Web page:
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The development and implementation of a hybrid rocket motor thrust stand to investigate the relationship between combustion chamber pressure and graphite rocket nozzle erosion in hybrid rocket motors




Kronwall, Matthew, author
Windom, Bret, advisor
Marchese, Anthony, committee member
Kim, Seonah, committee member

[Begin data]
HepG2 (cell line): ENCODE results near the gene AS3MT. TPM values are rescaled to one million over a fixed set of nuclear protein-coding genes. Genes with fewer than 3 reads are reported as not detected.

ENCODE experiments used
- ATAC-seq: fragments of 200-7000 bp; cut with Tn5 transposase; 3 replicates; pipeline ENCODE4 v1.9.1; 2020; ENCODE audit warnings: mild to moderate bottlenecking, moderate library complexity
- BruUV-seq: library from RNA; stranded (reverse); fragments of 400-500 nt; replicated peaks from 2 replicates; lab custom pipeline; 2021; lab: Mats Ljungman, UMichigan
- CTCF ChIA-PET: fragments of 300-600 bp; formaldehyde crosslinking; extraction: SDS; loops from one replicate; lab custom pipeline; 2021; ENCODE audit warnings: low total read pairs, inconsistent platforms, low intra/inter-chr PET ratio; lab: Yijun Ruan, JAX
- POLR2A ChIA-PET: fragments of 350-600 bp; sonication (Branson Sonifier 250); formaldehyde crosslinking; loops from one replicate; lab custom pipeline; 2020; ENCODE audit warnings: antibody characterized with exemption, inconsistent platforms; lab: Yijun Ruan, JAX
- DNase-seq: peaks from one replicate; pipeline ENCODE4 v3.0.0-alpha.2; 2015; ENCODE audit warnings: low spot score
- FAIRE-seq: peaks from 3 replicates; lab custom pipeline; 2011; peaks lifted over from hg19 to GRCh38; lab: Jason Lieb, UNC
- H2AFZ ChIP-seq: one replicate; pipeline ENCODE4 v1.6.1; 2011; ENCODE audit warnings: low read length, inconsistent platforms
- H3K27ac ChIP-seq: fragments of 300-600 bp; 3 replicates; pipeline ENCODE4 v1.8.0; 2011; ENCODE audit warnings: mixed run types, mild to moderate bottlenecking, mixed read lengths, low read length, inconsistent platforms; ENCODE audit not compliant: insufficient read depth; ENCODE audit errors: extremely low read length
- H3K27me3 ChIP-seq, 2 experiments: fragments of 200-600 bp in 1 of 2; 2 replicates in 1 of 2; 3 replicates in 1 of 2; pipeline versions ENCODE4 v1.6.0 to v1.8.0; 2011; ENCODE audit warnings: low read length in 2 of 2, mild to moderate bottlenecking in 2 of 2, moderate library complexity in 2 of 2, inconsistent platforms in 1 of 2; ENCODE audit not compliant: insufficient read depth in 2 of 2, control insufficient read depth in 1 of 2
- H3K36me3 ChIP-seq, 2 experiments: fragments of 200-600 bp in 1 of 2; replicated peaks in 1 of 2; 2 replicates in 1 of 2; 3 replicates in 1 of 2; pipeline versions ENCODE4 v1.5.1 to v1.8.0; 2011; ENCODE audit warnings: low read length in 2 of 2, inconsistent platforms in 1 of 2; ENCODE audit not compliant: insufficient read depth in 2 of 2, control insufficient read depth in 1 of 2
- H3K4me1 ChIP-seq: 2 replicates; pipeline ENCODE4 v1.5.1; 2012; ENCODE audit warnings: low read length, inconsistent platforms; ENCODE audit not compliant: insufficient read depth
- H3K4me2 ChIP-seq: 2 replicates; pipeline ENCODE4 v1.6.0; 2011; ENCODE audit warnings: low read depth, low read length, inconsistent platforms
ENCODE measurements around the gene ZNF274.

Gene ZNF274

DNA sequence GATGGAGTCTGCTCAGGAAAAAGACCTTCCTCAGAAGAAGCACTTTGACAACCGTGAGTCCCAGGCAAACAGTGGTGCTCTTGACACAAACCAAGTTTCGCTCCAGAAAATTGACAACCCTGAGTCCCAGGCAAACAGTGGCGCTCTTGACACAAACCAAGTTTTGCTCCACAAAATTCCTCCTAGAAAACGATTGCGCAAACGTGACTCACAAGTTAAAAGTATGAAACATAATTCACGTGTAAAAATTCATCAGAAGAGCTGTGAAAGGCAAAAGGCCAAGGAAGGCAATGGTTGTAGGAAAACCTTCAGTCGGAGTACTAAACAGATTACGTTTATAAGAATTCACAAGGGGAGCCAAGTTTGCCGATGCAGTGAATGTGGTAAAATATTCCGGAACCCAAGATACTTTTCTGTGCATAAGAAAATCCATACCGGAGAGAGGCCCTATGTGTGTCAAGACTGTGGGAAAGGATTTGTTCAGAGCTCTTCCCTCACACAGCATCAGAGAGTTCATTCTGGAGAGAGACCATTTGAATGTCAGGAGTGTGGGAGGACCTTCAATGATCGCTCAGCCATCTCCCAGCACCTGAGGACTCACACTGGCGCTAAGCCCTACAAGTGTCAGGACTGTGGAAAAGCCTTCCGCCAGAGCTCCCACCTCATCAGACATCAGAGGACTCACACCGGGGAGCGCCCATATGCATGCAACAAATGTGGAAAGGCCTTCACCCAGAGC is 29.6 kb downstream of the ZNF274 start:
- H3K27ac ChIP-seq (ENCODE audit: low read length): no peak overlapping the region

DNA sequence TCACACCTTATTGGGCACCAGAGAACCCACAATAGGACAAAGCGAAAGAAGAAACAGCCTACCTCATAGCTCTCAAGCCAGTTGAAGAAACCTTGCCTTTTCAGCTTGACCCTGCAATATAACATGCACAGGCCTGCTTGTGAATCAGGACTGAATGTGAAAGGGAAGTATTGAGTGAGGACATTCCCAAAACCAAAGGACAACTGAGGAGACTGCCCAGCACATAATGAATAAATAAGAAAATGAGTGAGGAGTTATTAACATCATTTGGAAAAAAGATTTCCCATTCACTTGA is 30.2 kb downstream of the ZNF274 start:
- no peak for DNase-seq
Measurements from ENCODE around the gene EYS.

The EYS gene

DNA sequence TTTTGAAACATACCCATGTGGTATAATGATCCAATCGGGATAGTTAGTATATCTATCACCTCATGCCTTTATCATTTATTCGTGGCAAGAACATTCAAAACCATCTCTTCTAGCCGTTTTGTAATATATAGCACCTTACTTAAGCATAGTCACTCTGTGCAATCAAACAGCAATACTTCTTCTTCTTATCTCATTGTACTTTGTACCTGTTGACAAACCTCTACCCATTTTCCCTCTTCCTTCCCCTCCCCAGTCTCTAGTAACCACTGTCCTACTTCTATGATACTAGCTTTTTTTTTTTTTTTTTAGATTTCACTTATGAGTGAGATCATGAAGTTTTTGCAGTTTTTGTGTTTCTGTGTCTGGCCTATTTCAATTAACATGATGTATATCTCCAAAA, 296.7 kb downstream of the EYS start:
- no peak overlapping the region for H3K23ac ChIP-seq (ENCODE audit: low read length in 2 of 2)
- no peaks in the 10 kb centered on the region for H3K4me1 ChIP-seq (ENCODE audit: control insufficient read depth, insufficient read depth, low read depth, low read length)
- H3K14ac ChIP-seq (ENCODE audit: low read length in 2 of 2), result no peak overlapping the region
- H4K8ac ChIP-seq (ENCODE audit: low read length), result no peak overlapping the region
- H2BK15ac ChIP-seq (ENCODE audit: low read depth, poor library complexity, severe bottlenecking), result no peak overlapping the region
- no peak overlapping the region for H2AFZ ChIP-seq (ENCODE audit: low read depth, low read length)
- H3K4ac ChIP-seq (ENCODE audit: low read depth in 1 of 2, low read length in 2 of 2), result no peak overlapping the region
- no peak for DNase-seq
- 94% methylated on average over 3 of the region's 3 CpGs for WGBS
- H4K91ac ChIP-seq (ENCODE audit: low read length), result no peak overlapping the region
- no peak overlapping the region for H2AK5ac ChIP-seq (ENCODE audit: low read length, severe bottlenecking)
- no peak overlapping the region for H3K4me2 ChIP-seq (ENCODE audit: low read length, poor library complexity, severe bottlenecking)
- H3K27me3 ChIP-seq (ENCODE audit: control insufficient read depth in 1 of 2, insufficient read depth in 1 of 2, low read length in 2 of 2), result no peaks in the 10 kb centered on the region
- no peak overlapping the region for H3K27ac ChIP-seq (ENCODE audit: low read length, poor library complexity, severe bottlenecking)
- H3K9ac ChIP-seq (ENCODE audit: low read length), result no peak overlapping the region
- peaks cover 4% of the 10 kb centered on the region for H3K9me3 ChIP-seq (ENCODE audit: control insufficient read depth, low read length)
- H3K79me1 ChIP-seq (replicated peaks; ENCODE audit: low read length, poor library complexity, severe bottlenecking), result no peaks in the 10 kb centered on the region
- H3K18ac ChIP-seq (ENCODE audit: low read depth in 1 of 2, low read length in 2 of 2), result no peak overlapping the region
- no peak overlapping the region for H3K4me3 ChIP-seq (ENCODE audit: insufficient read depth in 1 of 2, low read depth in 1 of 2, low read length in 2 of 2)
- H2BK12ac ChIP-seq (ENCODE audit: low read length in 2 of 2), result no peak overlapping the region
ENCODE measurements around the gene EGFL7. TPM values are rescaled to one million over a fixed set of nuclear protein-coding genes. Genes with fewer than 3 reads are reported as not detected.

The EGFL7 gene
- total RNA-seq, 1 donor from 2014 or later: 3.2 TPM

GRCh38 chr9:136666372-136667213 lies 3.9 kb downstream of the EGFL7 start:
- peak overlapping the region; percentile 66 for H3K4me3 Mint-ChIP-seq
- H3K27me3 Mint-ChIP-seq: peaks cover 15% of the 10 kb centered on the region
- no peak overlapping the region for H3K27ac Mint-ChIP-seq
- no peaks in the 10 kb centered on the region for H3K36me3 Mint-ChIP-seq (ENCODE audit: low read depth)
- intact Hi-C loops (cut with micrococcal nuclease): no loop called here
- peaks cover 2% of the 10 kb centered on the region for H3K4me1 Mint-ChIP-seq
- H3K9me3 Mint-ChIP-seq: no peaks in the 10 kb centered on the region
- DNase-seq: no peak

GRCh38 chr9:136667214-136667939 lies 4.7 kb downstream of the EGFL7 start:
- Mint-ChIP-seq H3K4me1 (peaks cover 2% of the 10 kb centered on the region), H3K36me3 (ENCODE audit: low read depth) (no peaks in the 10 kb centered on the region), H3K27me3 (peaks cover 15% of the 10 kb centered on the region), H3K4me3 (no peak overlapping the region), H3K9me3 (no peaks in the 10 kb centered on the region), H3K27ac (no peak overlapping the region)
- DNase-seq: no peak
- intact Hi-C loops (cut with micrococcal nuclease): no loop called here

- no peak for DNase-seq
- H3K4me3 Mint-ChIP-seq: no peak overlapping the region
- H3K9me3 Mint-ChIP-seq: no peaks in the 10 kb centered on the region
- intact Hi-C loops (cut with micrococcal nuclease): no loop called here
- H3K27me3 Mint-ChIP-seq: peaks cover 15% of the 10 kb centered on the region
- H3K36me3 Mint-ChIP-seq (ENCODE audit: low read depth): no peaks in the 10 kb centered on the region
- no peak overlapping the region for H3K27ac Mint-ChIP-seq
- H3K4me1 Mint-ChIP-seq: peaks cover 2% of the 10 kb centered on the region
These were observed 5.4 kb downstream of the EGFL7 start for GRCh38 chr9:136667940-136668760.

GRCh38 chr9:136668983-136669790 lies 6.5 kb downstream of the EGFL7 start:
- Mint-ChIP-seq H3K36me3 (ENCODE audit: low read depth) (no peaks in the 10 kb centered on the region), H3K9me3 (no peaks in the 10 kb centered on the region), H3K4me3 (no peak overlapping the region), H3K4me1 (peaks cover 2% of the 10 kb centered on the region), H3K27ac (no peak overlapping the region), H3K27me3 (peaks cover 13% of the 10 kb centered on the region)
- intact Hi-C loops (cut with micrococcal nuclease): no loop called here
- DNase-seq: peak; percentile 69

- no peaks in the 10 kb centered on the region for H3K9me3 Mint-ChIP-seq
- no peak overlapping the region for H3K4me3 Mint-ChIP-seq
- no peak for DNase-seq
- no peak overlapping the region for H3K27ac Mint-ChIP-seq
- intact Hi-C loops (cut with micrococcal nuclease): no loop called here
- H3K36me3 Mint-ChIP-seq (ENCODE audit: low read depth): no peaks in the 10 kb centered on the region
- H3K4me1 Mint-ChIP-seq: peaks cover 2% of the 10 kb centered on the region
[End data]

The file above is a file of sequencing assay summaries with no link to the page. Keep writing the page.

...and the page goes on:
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Rocket motors frequently implement carbon-based nozzle inserts to insulate the motor from the heat produced by combustion. Over time these inserts will erode due to oxidation at the surface wherein oxidizing species found in the combustion products react with the carbon to form carbon monoxide. It has been shown that the largest contributors/oxidants to erosion are H2O, CO2, and OH, due to their high concentrations within the exhaust products and the low activation energy needed to react with the carbon surface. As such, a clear understanding of the rate of oxidation, or erosion, is critical to rocket motor design. Previous research has modeled many of these characteristics, yet this has largely been limited to solid rocket motors with combustion chamber pressures greater than 6.9 MPa. Earlier studies have asserted that combustion chamber pressure has a linear effect on erosion rates, but it is unclear whether this linear assumption can be extrapolated to lower chamber pressures. This research lays the foundational work to explore the relationship between combustion chamber pressure and erosion rates at pressures below 6.89 MPa. Based on the numerical modeling and rocket motor test firings described in this study, preliminary findings indicate that this linear assumption may not hold at combustion chamber pressures below 3.4 MPa. Initial numerical modeling shows a non-linear increase in boundary layer thicknesses as combustion chamber pressures fall below 3.4 MPa. It is postulated that thicker boundary layer slows the diffusion of the oxidizing species to the surface thereby decreasing the rate of erosion. Thus, the modeled results suggest a non-linear relationship between nozzle erosion and pressure may be present at lower chamber pressures. Moreover, pure hydrocarbon fuels generate high fractions of key oxidizing species (H2O, CO2, and OH) in the product stream and the impact of these fuels on carbon nozzle erosion has remained largely unexplored. A hybrid rocket motor test stand (HRMTS) was developed to perform test fires of a HTPB-N2O hybrid motor at chamber pressures between 2.07 MPa and 4.83 MPa. Supplementary research was carried out that explored hybrid motor injectors and their effects of combustion instabilities. Major milestones included, implementation of a new semi-autonomous LabVIEW VI, creation of a MATLAB model that predicts motor performance, design and manufacture of a modular hybrid rocket motor, and the development of a secondary model that uses gathered test data to predict transient throat diameters. Furthermore, the predicted nozzle erosion was validated with the measured nozzle surface geometry pre and post-test fire through the utilization of a coordinate measuring machine (CMM). Initial results show that, despite the non-linear boundary layer growth, a linear relationship between combustion chamber pressure and nozzle erosion may still be true for chamber pressures below 6.89 MPa. Testing also illuminated correlations between combustion stability with injector pressure and nitrous oxide phase, for which, poor oxidizer vaporization and injector pressure dramatically decrease combustion stability and motor performance.


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